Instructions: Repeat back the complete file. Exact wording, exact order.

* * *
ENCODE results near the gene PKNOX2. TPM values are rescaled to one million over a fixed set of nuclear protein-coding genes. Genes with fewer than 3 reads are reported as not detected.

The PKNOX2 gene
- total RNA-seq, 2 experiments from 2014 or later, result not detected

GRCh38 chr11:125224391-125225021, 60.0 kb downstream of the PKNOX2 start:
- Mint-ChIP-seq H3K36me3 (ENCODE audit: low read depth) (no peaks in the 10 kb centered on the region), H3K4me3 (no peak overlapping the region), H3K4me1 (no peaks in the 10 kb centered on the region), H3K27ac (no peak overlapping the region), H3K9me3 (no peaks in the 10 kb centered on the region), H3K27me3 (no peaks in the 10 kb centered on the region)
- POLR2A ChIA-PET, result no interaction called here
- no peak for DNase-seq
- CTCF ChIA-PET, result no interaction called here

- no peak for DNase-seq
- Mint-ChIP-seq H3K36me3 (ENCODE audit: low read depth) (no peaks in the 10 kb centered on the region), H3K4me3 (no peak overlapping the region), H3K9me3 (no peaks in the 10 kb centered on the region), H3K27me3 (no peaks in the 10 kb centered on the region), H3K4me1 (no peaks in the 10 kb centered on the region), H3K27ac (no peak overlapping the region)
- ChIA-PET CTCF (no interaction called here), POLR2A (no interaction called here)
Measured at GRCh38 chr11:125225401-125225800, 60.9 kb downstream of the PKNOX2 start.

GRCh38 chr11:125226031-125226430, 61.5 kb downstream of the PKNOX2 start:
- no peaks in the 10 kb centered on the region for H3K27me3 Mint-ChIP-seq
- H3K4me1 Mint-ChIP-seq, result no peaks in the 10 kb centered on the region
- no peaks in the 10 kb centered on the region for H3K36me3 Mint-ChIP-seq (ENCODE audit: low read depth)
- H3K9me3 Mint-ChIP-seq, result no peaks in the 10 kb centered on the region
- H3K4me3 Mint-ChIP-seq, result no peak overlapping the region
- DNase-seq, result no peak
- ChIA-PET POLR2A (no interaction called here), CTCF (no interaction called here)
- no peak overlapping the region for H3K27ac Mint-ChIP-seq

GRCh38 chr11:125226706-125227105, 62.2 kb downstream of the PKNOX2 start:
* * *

ENCODE results near the gene PKNOX2. TPM values are rescaled to one million over a fixed set of nuclear protein-coding genes. Genes with fewer than 3 reads are reported as not detected.

The PKNOX2 gene
- total RNA-seq, 2 experiments from 2014 or later, result not detected

GRCh38 chr11:125224391-125225021, 60.0 kb downstream of the PKNOX2 start:
- Mint-ChIP-seq H3K36me3 (ENCODE audit: low read depth) (no peaks in the 10 kb centered on the region), H3K4me3 (no peak overlapping the region), H3K4me1 (no peaks in the 10 kb centered on the region), H3K27ac (no peak overlapping the region), H3K9me3 (no peaks in the 10 kb centered on the region), H3K27me3 (no peaks in the 10 kb centered on the region)
- POLR2A ChIA-PET, result no interaction called here
- no peak for DNase-seq
- CTCF ChIA-PET, result no interaction called here

- no peak for DNase-seq
- Mint-ChIP-seq H3K36me3 (ENCODE audit: low read depth) (no peaks in the 10 kb centered on the region), H3K4me3 (no peak overlapping the region), H3K9me3 (no peaks in the 10 kb centered on the region), H3K27me3 (no peaks in the 10 kb centered on the region), H3K4me1 (no peaks in the 10 kb centered on the region), H3K27ac (no peak overlapping the region)
- ChIA-PET CTCF (no interaction called here), POLR2A (no interaction called here)
Measured at GRCh38 chr11:125225401-125225800, 60.9 kb downstream of the PKNOX2 start.

GRCh38 chr11:125226031-125226430, 61.5 kb downstream of the PKNOX2 start:
- no peaks in the 10 kb centered on the region for H3K27me3 Mint-ChIP-seq
- H3K4me1 Mint-ChIP-seq, result no peaks in the 10 kb centered on the region
- no peaks in the 10 kb centered on the region for H3K36me3 Mint-ChIP-seq (ENCODE audit: low read depth)
- H3K9me3 Mint-ChIP-seq, result no peaks in the 10 kb centered on the region
- H3K4me3 Mint-ChIP-seq, result no peak overlapping the region
- DNase-seq, result no peak
- ChIA-PET POLR2A (no interaction called here), CTCF (no interaction called here)
- no peak overlapping the region for H3K27ac Mint-ChIP-seq

GRCh38 chr11:125226706-125227105, 62.2 kb downstream of the PKNOX2 start: